October 23, 2022

Ketubot 90

While I strive to learn the daf every day, I also strive to live with the daf every day. Consequently, I often find myself noticing making connections between the words in our daf and the events of the day including today – Erev Yom Kippur.
In terms of today’s daf (Ketubot 90b), it describes a situation when a man was married to two wives with whom he had children – where one of his wives died during his lifetime, and another died after his death. According to Ben Nannas, ‘the sons of the first wife can say to the sons of the second wife: “you are the children of a creditor; take the ketubah [money] of your mother and go away”’, while Rabbi Akiva disagrees and states that ‘the estate already jumped away from the sons of the first wife and fell to the sons of the second wife’.
On first glance, and without even getting into the specific details of how the estate of this man should be divided, it seems clear that there is tension between the children of these two women who share the same father. In particular, the way in which Ben Nannas rules how the sons of the first wife say to the others ‘take the ketubah [money]… and go away’ expresses a lacking of a generosity of spirit.
Admittedly, I don’t think that Ben Nannas was instructing these children to use these exact words. Instead, I suspect that he is of the opinion that in this and similar situations, tension and resentment can exist to such an extent that people find themselves speaking this way. And why? Because families can be messy, and especially when parents remarry, tension and resentment can exist between children even when they have done nothing wrong towards each other.
Yet while this admittedly often occurs, it need not be this way, and today – Erev Yom Kippur – is an ideal time to reflect upon and consider better ways to deal with complicated and messy family situations.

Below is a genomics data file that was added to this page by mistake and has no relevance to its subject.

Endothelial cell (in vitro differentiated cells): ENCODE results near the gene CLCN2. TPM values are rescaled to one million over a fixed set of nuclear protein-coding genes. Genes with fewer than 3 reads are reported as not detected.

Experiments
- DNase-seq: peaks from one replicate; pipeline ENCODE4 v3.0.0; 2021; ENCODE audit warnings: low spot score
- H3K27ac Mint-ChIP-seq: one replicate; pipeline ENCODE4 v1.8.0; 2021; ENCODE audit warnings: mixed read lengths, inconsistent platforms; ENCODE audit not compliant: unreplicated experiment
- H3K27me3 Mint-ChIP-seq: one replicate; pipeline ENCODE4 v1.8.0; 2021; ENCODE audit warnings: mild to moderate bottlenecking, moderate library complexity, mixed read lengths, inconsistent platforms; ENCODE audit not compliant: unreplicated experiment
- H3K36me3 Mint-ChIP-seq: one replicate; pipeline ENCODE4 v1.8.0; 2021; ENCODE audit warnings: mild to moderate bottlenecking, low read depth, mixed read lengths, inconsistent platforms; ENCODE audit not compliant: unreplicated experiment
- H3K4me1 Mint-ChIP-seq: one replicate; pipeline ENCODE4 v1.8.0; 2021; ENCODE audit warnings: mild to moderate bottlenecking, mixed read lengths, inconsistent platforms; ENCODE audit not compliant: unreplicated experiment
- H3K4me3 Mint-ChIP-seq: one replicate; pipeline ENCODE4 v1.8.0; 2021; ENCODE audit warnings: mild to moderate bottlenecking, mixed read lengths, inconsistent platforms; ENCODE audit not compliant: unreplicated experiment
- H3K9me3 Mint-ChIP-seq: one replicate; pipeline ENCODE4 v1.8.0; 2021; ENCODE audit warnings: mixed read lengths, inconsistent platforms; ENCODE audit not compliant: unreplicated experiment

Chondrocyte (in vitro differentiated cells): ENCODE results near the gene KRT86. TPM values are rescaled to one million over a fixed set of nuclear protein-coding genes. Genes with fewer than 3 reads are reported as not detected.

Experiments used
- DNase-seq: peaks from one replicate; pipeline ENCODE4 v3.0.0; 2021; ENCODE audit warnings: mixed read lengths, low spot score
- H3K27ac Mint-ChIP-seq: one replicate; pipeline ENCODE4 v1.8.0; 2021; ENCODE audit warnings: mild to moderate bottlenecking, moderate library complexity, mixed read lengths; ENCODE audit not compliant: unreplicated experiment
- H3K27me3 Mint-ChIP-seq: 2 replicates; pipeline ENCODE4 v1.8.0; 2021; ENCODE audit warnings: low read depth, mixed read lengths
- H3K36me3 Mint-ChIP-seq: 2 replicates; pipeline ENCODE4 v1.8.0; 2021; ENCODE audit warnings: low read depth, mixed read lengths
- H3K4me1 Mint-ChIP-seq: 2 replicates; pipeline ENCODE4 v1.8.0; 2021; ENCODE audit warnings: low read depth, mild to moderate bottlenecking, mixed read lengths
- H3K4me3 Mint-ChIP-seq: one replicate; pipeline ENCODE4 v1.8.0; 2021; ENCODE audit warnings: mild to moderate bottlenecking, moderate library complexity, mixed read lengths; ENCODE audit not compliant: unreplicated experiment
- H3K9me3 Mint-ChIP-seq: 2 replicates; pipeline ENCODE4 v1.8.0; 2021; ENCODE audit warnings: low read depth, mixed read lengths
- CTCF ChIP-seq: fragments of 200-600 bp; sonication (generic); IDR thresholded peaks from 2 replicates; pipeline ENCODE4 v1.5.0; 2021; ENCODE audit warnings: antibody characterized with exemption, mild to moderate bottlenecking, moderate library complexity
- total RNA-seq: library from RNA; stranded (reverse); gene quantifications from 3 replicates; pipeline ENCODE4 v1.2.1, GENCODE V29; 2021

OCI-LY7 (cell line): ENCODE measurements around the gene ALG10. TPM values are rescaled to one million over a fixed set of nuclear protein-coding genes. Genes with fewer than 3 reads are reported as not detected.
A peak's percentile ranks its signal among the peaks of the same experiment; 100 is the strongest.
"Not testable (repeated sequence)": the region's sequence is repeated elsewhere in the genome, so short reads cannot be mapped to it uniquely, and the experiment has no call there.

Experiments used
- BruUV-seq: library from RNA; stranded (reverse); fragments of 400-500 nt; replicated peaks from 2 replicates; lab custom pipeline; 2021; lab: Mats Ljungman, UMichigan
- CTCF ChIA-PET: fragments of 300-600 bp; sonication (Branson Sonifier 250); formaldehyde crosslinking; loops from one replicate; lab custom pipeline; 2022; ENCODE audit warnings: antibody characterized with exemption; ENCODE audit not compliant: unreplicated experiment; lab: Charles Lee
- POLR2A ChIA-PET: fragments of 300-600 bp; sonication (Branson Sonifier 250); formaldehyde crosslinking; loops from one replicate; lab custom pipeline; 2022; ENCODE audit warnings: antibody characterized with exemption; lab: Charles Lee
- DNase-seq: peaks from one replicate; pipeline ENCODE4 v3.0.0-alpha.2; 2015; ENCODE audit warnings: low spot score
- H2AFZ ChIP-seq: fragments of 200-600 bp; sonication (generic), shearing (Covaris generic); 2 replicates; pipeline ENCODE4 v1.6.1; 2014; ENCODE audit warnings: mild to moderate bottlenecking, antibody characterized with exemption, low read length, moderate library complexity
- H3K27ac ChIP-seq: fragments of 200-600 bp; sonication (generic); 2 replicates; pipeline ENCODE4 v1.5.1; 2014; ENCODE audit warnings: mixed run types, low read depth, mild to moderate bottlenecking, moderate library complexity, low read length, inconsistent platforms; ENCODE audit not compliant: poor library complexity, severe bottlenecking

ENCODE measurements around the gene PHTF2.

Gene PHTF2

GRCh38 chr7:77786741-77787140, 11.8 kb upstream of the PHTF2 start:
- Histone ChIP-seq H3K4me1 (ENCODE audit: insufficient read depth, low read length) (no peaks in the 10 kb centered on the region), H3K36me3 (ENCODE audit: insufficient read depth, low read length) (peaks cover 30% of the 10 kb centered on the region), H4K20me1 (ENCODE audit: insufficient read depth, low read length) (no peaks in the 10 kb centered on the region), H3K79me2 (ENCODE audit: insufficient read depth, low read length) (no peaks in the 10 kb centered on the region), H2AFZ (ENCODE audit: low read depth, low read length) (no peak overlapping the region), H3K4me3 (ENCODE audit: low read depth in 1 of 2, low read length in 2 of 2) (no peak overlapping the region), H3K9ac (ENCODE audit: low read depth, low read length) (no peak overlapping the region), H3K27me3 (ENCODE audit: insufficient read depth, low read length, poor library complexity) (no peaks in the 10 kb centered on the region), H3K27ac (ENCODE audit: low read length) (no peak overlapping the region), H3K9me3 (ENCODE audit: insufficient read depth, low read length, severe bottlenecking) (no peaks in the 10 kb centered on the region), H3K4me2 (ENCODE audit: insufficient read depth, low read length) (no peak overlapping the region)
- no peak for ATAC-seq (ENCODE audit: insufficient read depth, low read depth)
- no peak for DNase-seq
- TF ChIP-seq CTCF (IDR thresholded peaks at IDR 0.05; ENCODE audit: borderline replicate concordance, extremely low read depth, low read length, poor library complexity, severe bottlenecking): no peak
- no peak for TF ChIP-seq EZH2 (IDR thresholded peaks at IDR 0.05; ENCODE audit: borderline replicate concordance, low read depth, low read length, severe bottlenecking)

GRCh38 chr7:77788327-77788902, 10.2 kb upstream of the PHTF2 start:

Of course, there can be reasons – as our daf describes – when people seek what they think they deserve and pursue this goal assertively. Yet oftentimes the very thing that binds such people together – namely a shared parent – becomes a source of sharp conflict.
But this idea goes further because, to quote the prophet Malachi (2:10), הֲלוֹא אָב אֶחָד לְכֻלָּנוּ – ‘Do we not all have One Father?’. Yet notwithstanding this foundational belief, we often act very unkindly towards each other: Jews of different groups and denominations oftentimes use language about each other that betrays a cruel spirit. When it comes to politics, we seem to prefer character assassination over thoughtful engagement. And in terms of how Jews relate to non-Jews, there are occasions when certain snide remarks and even racist language is used which directly contradicts the above-mentioned words of Malachi.
As we know, one of the prayers that we recite on Yom Kippur is the Avinu Malkeinu (Our Father, our King), and the reason we do so because we seek God’s pardon and forgiveness. But there is no escaping the fact that if we don’t take seriously the words of Malachi of ‘Do we not all have One Father?’ then it seems clear that we aren’t taking the ‘Avinu’ part of ‘Avinu Malkeinu’ sufficiently seriously either.
Given all this, as we ebb towards Yom Kippur, here are two concrete suggestions. Firstly, if you do have a complicated family, do what you can in the coming hours to think of better ways to deal with the situations you face and, if you can – using wisdom and judgement – express this sentiment with a simple gesture such as calling or messaging a family member whose relationship with you is messy and wishing them well over the fast. And secondly, not just on Yom Kippur but beyond, live as if you really believe that God is our shared parent and thus every other human being is part of your extended family, because while saying ‘Avinu Malkeinu’ is easy, I suspect we are meant to live in a way that reflects these words as well.
Wishing those of you fasting an easy and meaningful fast, wishing you all a Gmar Chatima Tov, and here is a link to Shulem Lemmer’s stunning rendition of Avinu Malkeinu – https://youtu.be/anPJFBzVC2c
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